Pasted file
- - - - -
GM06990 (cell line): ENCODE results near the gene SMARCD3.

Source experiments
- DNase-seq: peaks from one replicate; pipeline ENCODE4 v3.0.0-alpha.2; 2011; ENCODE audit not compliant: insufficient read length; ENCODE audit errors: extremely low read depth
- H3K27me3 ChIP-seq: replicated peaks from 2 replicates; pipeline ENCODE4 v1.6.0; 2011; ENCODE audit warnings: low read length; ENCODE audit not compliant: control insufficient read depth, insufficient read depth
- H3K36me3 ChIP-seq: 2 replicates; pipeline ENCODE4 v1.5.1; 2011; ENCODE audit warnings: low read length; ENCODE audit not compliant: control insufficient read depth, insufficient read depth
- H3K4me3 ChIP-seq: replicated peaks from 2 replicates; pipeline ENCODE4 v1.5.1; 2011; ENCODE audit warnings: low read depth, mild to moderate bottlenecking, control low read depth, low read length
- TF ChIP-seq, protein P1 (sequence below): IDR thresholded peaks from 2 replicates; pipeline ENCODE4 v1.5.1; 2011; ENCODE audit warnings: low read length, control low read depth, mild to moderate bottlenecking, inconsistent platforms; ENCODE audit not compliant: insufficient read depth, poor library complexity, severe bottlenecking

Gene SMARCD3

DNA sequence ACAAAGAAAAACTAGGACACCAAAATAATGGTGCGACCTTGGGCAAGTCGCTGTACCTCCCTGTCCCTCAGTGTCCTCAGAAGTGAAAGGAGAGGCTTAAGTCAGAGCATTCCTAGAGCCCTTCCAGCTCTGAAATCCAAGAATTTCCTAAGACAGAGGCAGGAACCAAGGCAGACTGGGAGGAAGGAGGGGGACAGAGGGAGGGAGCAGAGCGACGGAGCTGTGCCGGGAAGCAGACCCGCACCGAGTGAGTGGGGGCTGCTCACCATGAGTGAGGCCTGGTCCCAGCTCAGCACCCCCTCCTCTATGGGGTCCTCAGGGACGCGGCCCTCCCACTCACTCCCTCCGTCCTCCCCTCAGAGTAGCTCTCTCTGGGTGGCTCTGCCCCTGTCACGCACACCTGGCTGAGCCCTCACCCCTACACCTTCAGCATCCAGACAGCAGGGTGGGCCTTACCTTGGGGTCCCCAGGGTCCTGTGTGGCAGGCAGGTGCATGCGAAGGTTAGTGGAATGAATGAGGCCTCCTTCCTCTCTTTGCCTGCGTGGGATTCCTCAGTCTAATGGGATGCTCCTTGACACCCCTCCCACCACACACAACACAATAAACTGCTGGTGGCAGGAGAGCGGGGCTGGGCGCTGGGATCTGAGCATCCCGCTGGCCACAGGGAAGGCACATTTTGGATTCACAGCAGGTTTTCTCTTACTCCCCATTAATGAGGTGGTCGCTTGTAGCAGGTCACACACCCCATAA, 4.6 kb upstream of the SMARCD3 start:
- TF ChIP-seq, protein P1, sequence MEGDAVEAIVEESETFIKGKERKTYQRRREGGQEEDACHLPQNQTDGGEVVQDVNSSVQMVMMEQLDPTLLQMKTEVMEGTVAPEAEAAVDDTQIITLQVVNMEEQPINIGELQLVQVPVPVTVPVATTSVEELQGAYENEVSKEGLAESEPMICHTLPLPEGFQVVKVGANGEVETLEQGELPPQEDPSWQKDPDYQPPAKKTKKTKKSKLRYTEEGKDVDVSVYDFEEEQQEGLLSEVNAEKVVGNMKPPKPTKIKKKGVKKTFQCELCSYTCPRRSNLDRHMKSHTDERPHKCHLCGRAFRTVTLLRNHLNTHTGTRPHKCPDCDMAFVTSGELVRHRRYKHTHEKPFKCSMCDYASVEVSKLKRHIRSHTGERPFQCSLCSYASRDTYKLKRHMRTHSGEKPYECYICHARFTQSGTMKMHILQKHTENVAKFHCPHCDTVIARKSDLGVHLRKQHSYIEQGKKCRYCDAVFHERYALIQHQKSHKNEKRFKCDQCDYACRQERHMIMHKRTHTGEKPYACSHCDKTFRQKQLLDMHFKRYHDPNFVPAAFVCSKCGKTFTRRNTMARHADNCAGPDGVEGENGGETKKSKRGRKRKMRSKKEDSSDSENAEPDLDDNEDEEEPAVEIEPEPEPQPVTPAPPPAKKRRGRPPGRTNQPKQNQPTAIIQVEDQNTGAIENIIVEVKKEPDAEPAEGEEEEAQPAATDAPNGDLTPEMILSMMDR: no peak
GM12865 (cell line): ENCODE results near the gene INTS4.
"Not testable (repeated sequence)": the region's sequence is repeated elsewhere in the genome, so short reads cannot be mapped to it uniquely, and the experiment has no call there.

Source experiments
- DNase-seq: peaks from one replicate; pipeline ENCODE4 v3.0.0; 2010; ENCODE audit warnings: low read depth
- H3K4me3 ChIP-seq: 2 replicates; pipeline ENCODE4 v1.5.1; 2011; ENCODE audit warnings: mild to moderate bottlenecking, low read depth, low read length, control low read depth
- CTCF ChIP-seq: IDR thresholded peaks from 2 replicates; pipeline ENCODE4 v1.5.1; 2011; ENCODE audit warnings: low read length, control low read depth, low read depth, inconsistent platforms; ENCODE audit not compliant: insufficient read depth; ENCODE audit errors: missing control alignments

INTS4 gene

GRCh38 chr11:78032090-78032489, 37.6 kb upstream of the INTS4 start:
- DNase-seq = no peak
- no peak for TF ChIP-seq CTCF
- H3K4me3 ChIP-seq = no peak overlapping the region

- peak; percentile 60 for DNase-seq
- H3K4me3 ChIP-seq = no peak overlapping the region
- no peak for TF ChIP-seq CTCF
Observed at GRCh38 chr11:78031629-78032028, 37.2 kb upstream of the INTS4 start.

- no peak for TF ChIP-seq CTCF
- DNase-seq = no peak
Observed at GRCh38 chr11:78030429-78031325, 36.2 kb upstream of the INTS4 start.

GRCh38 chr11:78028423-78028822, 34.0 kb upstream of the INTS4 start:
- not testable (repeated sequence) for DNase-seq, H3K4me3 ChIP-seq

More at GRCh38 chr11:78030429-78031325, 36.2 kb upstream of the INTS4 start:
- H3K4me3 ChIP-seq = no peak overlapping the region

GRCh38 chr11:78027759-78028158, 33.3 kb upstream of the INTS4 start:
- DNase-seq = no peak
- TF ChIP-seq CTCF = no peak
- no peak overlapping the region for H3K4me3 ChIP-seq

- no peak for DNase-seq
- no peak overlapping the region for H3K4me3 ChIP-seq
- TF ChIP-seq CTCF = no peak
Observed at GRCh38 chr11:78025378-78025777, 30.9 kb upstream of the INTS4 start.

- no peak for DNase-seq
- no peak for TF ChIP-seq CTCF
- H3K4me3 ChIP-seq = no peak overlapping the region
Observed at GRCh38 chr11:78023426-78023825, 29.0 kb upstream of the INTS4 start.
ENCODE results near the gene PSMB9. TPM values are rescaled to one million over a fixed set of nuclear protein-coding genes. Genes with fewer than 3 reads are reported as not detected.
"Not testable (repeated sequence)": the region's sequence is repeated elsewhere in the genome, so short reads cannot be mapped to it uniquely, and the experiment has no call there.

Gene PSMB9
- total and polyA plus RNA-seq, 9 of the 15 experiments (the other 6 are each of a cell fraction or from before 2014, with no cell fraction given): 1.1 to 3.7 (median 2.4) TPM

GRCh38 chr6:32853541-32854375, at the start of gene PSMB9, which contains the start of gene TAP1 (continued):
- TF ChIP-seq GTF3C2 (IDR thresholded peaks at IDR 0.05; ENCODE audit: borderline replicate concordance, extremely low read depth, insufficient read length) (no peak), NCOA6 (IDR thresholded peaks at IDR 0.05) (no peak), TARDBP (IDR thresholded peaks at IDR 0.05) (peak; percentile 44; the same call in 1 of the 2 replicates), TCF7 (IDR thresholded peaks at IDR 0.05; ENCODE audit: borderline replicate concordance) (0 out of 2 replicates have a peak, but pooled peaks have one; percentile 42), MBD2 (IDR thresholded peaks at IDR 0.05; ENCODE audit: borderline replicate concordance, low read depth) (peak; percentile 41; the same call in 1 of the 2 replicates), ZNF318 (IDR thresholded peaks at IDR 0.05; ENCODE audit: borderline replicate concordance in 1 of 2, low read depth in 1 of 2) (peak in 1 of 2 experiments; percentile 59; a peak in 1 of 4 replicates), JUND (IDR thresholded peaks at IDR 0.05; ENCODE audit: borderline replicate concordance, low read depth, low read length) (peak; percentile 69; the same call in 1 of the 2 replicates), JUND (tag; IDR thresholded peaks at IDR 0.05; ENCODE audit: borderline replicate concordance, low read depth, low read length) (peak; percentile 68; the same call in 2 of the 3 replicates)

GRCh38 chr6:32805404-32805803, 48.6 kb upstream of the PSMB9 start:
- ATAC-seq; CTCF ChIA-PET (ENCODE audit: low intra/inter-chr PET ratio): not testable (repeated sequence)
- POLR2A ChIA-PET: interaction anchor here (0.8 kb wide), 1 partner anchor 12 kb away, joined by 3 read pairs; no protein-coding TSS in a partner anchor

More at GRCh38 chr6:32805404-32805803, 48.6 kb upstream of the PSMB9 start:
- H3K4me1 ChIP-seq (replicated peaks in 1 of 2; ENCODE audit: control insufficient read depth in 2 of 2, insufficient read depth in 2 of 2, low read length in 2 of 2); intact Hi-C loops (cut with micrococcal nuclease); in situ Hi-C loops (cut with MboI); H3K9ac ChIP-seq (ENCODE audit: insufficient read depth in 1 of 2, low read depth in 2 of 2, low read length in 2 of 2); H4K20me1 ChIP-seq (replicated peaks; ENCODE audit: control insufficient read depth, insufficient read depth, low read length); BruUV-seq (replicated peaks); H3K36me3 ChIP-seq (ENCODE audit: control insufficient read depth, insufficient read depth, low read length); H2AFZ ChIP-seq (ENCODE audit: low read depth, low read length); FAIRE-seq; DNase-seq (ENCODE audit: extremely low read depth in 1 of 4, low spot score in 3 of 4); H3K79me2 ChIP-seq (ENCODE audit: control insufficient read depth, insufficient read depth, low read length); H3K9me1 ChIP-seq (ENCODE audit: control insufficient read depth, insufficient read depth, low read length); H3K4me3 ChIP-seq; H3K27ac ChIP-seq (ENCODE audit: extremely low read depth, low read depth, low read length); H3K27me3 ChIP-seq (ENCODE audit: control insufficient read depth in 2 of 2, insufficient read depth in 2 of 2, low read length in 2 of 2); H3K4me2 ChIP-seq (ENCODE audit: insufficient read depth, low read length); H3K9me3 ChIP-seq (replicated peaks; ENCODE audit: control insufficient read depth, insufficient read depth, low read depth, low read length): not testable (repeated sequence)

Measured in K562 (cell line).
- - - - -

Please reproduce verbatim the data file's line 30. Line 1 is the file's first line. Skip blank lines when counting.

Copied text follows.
- not testable (repeated sequence) for DNase-seq, H3K4me3 ChIP-seq